Iomega StorCenter Wireless NAS 1TB review: Iomega StorCenter Wireless NAS 1TB

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MSRP: $589.00

The Good The Iomega StorCenter Wireless NAS drive is a speedy performer, offers wireless connectivity, a good software package, a variety of RAID arrays, and a bunch of extras.

The Bad You can't swap out the hard drives in the Iomega StorCenter Wireless drive, the fan is annoyingly noisy, and we had problems using Iomega's Discovery utility.

The Bottom Line With the Iomega StorCenter Wireless NAS drive, you get storage, backup, and so much more, all at a reasonable price, though we don't quite see the need for wireless capability. This NAS drive should please both SOHO users and home users who want a drive that works and plays.

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7.3 Overall
  • Setup 7
  • Features 8
  • Performance 8
  • Support 6

The Iomega StorCenter Wireless NAS drive is a 1TB network attached storage drive that you can set up via Gigabit Ethernet or wirelessly. We don't think you'll find a need to connect it wirelessly, especially given the performance we saw from it while running over an Ethernet connection. It's the big brother to the Iomega StorCenter NAS drive we reviewed back in March--it's bigger, has four disks (vs. the single disk drive of the 250GB drive), and has the wireless capability. The $900 drive will have you sharing anything from printers to high-definition video, and it can also serve as a backup for all the PCs on your network. Its various RAID-array options, backup software, printer and media servers, and speedy performance make the StorCenter Wireless NAS a great choice for home storage and backup. You are limited, however, to 1TB of disk space. If you need a bigger drive with many of the same features, though not the wireless capability, check out the Buffalo TeraStation Home Server.

The Iomega StorCenter Wireless NAS drive a big, solid piece of hardware. With its blocky shape and silver-and-black enclosure, it screams "computer equipment that sits in the corner." The drive is heavy, and the whole unit feels well constructed. The front of the drive houses only three LEDs and a black plastic grid through which you can see the drives inside. Unlike the Buffalo TeraStation, you can't open the enclosure to swap out drives, a feature that comes in handy should one of the four drives fail. The team at Iomega felt there was too much risk of user error when trying to swap out hard drives, especially among the inexperienced. (Should one of the drives fail, you can send the unit back to Iomega for repair.) The back of the drive sports a Gigabit Ethernet port, two USB 2.0 ports for connecting additional hard drives or printers, a small power button, and two screw-on antennas. The back is also where the noisy fan lives. The supplied ports and connections are sufficient, though the Buffalo TeraStation provides two additional USB ports on the front of the drive for maximum flexibility and expandability.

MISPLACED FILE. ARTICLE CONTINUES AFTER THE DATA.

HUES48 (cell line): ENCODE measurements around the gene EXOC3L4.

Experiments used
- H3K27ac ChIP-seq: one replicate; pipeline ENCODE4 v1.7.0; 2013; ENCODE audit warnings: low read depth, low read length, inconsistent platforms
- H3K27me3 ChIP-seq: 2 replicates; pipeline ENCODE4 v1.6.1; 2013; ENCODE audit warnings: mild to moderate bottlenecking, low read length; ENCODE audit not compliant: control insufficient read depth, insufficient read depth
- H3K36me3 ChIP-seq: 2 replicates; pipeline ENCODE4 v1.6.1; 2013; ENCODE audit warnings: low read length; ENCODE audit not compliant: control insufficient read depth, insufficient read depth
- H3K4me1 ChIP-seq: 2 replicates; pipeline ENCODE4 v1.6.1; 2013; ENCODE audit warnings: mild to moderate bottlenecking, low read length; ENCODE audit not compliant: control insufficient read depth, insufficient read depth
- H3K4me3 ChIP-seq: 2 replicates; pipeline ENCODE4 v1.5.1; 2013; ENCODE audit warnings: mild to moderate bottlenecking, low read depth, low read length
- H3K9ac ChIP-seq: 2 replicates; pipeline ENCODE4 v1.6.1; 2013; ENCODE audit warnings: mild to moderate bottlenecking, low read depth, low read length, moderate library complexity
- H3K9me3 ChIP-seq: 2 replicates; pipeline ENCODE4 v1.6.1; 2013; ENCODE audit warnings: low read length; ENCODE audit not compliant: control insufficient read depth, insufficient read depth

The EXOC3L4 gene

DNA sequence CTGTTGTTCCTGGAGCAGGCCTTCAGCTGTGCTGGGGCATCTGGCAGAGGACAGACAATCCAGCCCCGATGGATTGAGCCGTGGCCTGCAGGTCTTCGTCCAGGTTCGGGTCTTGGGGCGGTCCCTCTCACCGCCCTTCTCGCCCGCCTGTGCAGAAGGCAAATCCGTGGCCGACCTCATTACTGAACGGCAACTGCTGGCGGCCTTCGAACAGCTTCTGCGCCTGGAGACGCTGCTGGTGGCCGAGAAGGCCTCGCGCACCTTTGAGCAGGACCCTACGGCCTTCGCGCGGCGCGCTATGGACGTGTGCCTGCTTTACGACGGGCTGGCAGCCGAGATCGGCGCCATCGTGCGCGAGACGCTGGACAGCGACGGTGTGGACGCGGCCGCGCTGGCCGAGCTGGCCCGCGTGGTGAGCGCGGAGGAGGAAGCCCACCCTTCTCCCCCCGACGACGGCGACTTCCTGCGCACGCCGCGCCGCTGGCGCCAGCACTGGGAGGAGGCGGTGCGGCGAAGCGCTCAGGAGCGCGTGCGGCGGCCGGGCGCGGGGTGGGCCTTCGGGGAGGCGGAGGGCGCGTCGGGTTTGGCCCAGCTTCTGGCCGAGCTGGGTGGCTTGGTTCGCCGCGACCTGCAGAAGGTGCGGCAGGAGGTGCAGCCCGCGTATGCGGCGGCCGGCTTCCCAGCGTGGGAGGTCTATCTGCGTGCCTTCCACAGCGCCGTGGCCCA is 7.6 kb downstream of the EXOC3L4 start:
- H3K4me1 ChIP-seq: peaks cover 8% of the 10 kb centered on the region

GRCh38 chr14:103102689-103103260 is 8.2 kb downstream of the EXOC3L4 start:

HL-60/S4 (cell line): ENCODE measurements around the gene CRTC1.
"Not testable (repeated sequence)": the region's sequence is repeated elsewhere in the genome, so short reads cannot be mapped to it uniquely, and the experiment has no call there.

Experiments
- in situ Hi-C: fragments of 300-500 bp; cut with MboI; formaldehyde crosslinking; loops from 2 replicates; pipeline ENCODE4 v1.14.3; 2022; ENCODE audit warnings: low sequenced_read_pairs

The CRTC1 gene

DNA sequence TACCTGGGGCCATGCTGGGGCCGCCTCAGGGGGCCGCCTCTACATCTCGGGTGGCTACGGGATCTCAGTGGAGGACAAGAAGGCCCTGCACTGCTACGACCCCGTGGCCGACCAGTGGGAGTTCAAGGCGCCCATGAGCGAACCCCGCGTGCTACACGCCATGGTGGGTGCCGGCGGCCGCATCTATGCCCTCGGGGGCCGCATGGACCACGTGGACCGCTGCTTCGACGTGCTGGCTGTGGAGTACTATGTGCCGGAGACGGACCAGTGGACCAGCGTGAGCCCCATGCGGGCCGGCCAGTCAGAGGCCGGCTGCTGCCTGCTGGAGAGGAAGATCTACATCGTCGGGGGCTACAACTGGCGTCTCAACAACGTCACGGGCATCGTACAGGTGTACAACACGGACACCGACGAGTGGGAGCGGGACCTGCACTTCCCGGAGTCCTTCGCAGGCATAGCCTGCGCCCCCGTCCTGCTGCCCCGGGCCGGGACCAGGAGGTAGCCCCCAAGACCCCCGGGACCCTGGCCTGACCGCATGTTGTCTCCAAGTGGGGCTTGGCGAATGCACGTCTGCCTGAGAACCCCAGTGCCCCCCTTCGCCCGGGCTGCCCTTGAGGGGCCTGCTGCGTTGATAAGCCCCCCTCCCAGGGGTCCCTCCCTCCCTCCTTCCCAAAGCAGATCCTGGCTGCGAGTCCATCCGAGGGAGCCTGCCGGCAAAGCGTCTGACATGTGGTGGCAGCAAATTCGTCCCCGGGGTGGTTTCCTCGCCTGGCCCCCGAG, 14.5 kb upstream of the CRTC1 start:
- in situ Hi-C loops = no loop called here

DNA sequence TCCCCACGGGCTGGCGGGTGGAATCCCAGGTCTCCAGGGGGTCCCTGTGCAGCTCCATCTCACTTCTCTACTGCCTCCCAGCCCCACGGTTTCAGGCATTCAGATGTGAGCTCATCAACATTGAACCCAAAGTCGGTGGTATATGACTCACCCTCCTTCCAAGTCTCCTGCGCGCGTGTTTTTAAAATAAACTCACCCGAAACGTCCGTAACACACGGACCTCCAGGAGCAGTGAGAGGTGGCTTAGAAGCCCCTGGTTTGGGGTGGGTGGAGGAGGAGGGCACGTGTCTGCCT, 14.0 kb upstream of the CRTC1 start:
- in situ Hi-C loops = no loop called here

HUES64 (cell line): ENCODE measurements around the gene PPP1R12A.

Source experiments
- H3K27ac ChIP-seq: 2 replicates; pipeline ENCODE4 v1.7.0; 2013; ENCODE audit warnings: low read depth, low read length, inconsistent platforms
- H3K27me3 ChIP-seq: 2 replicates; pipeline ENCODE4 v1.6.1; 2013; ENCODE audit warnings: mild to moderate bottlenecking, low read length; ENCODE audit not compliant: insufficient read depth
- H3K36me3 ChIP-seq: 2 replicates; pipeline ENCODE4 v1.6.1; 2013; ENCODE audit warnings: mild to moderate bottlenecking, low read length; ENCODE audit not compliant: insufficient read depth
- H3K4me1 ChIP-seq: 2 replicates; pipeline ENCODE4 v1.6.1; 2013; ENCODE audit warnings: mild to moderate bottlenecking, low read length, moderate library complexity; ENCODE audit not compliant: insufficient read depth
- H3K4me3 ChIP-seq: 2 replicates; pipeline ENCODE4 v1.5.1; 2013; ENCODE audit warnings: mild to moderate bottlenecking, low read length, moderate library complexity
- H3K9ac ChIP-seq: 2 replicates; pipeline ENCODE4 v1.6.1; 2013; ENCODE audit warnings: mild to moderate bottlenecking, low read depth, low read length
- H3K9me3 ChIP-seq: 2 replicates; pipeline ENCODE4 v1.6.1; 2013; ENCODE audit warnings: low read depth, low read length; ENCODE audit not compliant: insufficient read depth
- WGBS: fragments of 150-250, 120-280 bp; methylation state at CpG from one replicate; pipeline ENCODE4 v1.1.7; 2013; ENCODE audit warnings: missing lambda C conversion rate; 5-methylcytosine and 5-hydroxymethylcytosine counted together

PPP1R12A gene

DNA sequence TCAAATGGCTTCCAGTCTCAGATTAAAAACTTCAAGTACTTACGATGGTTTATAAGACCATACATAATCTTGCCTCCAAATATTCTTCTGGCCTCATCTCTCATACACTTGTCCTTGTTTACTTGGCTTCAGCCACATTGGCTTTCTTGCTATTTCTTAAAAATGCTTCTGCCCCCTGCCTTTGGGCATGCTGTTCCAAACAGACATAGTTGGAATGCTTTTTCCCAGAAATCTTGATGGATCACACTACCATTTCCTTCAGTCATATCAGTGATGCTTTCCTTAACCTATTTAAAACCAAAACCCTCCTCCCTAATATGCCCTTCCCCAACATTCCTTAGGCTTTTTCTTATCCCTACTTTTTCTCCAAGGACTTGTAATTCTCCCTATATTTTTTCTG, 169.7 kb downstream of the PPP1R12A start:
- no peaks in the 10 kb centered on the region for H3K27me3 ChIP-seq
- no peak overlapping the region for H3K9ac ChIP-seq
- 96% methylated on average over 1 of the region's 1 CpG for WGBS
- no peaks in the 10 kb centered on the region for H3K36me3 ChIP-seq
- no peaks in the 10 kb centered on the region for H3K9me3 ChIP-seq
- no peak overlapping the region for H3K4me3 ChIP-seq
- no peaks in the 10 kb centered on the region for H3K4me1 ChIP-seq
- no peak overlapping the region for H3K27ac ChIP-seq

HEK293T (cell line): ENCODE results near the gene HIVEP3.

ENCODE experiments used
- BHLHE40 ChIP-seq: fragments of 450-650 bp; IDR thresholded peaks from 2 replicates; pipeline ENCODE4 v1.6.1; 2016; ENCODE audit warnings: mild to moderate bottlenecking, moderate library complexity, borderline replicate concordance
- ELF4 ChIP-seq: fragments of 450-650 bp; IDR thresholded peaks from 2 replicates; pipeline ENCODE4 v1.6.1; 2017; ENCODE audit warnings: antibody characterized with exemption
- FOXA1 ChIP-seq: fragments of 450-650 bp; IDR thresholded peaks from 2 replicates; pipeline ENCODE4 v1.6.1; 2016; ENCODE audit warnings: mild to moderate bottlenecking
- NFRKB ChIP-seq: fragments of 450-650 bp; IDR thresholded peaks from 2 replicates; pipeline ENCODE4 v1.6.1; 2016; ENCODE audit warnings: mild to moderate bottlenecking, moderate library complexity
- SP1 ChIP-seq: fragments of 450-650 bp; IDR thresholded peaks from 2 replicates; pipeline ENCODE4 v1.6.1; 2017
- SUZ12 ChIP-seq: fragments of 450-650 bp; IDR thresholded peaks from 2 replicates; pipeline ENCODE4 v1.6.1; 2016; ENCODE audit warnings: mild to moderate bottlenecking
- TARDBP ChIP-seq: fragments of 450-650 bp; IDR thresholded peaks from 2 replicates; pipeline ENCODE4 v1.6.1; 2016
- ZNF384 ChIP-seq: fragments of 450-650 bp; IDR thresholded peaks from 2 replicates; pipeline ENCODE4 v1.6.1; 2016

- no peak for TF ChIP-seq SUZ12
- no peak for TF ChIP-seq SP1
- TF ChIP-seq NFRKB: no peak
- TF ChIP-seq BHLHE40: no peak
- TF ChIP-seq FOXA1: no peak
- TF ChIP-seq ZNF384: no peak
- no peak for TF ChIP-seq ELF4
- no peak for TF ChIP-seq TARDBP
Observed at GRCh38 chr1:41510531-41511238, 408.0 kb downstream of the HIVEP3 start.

Setting up the Iomega StorCenter Wireless NAS drive is fairly straightforward. You have three options for connecting the drive: to your network via Ethernet cable, to your network wirelessly, or directly to a PC via Ethernet cable. If you want to connect it wirelessly, you'll still need to install the drive and configure it over a hardwired connection first. Simply connect the drive to your router with an Ethernet cable, plug the drive in, and power up. Once the blue LED on the front remains steadily lit, you can install the Iomega Discovery Tool and the Iomega Backup Pro software onto your PC from the included CD.

The Discovery Tool is supposed to scan your network and identify the StorCenter drives on your network, as well as assign a drive letter. It also lets you configure the RAID settings for your drive. With our test unit, we were unable to use the Discovery Tool successfully, even with the help of an Iomega support technician. The drive did show up in Windows' Network Places directory, however, so we were able to ping the drive to get its IP address, access the Iomega drive configuration utility directly via a Web browser, and map the network drive using Windows XP. If the tool works for you, you should be able to take the CD to each PC on your network and install the Discovery Tool in order to map the drive on that computer. The Discovery Tool also lets you set up a RAID array on the drive (the default setting is RAID 0). The helpful support technician couldn't figure out the problem, and Iomega's representative told us he hadn't heard reports of problems with the Discovery Tool.

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